“God’s Breath”

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Rev. Jocelyn B. Gardner Spencer

April 3, 2016

John 20:19-31


The story says that the earth was empty and barren back then—no green grass, no yellow daffodils, no blue jays or red-tailed hawks or white-tailed deer.  No August rain, no April snow, no December wintry mix.  But God was there, and the soil was there, and God bent down and picked up a handful of that earth.  It was good, dark soil, rich and crumbly.  And God added a little water from the stream that flowed nearby, and God mixed and molded and started forming a creature.  God made toes with toenails, eyelids with eyelashes, vertebrae and quadriceps and opposable thumbs and a big old brain.

And then God bent very near to that creature made of dust, so near that God’s lips brushed that creature’s face, and God breathed into his nostrils the breath of life.  God kissed him like a mother kisses her baby, right on the nose.  And that first human, the one we know as Adam, felt that breath flow into his lungs.  Oxygen poured into his capillaries.  Spirit poured into his heart.  And he got up from the ground and set about exploring the garden God had given him to tend.


The story says that the land and its people were suffering.  There had been violence upon violence, war upon war, and the now-deserted battlefield was full of dry bones, the skeletons of soldiers and innocents whose lives had been taken from them by force, by cruelty, by humanity’s inhumanity to our fellow humans.  But God was there, and the prophet Ezekiel was there, and God said to him, “Prophesy to the bones, Ezekiel.”  And Ezekiel prophesied.

And then God bent very near to those long-dead bones, and God breathed upon them the breath of life.  God kissed them like a father kisses his child’s skinned knee, right on the ouchiest spot.  And flesh appeared, and sinew, and bone came together with bone, and lives that had been cut short were renewed.  And that brown, desolate valley became lush and green and teeming with vibrant, flourishing life.  And the communities that had lost so many sons and daughters, the families that thought they were doomed to suffer forever, found themselves restored.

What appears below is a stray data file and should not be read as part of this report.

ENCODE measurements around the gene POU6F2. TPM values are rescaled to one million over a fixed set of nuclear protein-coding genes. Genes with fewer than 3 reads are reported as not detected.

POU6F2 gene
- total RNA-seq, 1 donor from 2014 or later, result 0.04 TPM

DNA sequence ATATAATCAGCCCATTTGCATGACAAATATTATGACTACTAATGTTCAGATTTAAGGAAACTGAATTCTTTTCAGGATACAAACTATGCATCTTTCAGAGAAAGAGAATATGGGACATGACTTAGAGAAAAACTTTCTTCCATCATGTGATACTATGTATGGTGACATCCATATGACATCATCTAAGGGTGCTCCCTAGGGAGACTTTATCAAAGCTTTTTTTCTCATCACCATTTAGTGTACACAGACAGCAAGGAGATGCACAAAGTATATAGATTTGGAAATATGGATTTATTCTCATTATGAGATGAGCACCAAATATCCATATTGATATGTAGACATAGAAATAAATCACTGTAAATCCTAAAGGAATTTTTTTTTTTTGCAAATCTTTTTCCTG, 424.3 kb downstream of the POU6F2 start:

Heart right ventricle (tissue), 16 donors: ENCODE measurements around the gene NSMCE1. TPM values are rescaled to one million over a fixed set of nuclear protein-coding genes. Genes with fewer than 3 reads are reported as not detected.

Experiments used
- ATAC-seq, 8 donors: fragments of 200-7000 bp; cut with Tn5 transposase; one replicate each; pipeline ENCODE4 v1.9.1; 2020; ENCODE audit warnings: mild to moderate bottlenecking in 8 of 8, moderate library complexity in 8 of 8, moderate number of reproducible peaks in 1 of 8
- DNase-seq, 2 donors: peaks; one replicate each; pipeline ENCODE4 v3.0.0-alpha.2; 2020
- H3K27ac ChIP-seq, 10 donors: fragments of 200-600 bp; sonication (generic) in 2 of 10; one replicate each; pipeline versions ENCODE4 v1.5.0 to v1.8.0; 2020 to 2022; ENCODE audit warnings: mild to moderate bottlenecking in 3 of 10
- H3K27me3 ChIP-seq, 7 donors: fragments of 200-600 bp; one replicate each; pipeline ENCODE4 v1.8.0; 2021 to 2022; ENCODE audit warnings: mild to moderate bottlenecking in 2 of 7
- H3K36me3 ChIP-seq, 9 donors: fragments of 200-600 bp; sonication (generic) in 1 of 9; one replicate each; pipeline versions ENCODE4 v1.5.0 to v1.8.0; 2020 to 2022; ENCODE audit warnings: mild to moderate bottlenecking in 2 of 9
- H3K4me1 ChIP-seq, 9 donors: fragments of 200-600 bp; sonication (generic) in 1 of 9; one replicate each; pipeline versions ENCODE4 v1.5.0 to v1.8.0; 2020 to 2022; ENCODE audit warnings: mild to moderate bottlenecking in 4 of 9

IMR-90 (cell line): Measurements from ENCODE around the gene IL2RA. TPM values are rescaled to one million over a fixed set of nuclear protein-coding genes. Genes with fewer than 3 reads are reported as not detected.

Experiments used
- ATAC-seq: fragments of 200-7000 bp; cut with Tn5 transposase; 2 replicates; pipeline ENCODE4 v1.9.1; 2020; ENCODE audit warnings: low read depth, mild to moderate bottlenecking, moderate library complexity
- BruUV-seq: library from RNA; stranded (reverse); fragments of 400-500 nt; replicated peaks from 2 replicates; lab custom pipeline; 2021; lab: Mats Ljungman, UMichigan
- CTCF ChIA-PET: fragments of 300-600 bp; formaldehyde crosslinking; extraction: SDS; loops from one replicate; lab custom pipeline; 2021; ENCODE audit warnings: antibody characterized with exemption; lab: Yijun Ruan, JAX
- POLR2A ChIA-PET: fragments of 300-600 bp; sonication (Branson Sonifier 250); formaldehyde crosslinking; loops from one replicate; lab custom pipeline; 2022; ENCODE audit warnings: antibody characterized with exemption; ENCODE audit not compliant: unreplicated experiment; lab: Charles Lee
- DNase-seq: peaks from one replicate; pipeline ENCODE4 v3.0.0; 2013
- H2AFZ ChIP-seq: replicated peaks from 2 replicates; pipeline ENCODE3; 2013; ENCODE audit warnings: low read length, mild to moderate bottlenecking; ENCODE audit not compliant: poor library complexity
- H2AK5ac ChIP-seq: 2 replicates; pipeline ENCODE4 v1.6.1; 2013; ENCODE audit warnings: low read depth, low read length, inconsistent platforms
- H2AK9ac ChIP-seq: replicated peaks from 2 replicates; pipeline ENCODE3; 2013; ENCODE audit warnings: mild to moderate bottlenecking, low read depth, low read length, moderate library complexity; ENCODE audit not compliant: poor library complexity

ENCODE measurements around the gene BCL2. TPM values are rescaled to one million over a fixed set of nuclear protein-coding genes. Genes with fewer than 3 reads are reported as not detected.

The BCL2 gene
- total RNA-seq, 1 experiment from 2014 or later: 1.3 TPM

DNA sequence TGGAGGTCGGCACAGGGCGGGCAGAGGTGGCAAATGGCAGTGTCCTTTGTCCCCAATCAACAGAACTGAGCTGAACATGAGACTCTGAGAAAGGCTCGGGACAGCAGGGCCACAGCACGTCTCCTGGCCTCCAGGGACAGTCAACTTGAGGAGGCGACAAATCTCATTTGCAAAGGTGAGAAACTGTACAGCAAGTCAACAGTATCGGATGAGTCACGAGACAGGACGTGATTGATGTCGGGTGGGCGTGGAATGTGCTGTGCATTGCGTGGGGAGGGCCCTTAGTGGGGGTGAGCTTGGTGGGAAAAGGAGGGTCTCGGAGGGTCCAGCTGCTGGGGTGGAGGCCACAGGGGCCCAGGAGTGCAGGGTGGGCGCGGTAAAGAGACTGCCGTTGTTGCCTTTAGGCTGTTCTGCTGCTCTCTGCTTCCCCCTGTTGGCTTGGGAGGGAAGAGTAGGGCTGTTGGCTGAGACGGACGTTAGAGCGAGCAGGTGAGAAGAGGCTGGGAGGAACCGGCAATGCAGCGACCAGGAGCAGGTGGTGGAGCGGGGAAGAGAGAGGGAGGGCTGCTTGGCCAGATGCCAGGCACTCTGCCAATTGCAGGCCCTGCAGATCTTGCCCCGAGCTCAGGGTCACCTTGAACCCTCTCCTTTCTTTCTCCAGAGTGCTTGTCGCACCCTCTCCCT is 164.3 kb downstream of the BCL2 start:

The story says that the disciples were scared to death.  It was the evening of the very day when they had received word that the tomb where their teacher, their friend, their Jesus had been laid was empty, that his body was not there, that he was not dead, but risen.  And the remaining disciples had locked themselves in a house for fear that the same authorities that had put Jesus to death would come for them, too.

They wanted to hide from everybody, especially from themselves.  Some of them crouched in the corner, rocking back and forth.  Some of them lay flat on their faces, weeping.  Some stared blankly at the wall.  The powers that be seemed to have triumphed.  The empty tomb was nearly impossible to believe.  The story of Jesus’ resurrection did not yet feel trustworthy; they could not bear to stake their lives on it again after it had ended so terribly the last time.